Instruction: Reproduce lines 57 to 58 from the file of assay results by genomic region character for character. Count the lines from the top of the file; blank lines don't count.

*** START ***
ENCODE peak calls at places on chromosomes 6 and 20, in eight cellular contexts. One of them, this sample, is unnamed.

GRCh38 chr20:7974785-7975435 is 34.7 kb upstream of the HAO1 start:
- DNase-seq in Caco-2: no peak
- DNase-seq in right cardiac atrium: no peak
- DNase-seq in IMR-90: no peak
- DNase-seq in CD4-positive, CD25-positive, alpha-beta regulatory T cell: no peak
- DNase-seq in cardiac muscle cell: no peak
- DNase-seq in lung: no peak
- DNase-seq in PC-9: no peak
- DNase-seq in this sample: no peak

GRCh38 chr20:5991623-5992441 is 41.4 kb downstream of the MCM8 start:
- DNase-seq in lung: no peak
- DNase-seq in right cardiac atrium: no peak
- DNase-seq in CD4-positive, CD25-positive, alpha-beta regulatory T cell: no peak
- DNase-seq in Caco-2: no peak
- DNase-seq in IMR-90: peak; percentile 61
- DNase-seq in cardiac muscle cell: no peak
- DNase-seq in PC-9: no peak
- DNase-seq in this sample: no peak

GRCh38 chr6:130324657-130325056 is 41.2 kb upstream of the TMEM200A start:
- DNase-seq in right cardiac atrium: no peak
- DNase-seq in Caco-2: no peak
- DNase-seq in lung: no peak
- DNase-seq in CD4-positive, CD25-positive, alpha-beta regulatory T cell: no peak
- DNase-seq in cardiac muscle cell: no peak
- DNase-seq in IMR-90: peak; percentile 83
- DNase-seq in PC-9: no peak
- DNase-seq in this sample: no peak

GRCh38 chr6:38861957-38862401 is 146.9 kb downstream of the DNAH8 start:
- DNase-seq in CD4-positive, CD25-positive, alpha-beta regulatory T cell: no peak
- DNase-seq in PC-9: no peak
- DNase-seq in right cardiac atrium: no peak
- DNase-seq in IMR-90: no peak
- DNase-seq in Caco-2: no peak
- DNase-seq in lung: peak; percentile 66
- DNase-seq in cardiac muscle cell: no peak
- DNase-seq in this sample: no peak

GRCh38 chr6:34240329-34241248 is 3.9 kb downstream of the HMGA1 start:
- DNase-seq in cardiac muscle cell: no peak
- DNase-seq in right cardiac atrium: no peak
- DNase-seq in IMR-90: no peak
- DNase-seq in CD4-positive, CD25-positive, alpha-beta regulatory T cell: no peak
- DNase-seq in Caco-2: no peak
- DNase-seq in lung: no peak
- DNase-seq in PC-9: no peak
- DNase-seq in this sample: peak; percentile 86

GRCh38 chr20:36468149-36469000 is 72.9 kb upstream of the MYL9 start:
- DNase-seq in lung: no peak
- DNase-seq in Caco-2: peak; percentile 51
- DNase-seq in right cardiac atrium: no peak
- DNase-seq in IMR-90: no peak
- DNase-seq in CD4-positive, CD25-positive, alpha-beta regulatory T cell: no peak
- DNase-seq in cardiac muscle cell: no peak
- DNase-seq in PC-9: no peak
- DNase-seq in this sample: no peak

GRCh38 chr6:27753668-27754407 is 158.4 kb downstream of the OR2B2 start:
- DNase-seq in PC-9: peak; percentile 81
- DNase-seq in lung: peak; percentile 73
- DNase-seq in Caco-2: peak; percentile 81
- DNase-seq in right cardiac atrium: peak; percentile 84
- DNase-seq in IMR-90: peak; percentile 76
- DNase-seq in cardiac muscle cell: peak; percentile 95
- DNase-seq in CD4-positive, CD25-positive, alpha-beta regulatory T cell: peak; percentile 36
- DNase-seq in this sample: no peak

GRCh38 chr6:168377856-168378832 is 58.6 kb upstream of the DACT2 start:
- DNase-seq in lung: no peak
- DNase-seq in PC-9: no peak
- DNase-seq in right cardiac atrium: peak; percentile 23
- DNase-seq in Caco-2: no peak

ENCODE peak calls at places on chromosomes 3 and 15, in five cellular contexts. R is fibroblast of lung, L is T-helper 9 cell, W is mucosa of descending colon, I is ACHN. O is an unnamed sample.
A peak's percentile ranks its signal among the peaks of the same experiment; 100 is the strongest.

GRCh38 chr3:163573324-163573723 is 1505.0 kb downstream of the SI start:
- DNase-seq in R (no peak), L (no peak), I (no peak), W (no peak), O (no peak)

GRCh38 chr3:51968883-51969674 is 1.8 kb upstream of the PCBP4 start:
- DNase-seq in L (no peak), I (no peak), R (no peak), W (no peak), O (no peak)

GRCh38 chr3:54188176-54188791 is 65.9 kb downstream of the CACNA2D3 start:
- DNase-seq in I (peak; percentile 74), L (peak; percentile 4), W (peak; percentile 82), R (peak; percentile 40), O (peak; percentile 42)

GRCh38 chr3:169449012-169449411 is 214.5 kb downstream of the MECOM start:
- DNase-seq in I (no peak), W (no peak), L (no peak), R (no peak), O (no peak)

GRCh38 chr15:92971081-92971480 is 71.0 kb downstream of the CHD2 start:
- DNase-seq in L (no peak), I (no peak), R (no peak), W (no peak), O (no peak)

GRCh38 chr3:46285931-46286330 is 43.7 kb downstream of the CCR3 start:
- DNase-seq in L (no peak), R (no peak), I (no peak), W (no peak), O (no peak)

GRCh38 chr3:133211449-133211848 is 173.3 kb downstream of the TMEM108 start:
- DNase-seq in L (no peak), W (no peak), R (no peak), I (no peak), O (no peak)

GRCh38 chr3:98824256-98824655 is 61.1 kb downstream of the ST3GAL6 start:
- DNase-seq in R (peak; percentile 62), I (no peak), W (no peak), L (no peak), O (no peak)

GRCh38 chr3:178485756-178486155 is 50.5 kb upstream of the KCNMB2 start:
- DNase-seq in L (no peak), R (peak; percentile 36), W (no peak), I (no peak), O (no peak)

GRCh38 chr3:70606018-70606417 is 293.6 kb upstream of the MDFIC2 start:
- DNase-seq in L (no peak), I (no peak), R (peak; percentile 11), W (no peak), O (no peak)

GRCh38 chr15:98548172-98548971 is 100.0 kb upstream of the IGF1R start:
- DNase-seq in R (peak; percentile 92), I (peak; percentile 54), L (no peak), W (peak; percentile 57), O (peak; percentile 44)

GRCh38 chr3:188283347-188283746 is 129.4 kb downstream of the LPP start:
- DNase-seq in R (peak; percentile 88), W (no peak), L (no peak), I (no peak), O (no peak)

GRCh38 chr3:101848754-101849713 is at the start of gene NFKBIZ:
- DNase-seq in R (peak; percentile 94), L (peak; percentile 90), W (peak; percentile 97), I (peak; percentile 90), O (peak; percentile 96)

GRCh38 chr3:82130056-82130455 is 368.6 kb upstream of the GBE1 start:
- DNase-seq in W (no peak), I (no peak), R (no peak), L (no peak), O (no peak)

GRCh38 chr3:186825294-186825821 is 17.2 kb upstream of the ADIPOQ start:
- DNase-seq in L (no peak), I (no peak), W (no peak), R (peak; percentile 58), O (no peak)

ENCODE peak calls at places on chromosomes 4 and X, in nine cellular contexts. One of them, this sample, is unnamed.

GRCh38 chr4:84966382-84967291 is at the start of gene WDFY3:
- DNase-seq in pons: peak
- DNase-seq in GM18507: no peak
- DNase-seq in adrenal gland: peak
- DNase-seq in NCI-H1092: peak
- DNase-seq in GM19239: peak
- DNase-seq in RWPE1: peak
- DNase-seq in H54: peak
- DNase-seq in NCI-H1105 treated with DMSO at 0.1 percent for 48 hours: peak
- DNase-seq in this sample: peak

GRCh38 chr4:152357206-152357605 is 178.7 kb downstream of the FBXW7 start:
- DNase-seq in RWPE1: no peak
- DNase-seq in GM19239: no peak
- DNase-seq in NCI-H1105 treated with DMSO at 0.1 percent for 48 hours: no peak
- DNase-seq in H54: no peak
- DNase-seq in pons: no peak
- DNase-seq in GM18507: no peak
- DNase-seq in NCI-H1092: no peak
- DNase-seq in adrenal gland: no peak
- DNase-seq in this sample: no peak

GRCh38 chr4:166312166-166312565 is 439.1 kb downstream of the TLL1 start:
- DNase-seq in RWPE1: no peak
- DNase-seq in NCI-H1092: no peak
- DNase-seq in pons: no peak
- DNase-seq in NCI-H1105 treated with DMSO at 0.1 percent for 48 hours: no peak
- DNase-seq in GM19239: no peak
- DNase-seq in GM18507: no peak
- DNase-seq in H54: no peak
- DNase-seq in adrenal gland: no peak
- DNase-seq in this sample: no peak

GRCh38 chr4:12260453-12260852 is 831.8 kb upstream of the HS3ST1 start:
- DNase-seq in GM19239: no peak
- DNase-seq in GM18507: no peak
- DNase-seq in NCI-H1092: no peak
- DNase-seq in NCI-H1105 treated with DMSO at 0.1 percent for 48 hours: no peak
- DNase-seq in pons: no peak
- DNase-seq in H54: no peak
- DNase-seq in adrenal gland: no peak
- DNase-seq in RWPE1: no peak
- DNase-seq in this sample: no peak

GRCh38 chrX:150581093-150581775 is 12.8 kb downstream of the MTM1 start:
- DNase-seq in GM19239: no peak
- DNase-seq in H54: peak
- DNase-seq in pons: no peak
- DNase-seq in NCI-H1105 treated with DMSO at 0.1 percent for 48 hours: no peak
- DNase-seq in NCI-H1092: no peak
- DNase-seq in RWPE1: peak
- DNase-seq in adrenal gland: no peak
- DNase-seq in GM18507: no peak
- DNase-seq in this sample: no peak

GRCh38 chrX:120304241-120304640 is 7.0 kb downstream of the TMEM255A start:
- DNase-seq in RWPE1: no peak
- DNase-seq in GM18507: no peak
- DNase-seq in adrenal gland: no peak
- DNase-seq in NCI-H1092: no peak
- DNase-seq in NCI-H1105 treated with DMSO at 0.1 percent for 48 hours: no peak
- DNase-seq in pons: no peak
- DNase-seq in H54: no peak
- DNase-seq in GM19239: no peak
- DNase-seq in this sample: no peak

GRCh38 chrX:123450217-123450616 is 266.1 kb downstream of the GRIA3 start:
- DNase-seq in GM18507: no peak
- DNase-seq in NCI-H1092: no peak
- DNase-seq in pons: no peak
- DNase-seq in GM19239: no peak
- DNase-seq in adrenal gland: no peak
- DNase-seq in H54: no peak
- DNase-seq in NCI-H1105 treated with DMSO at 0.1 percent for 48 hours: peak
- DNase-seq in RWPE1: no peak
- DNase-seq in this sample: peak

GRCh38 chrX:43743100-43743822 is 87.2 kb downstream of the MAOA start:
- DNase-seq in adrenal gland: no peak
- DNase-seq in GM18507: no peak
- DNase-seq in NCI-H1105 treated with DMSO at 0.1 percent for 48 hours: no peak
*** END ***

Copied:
- DNase-seq in PC-9: peak; percentile 81
- DNase-seq in lung: peak; percentile 73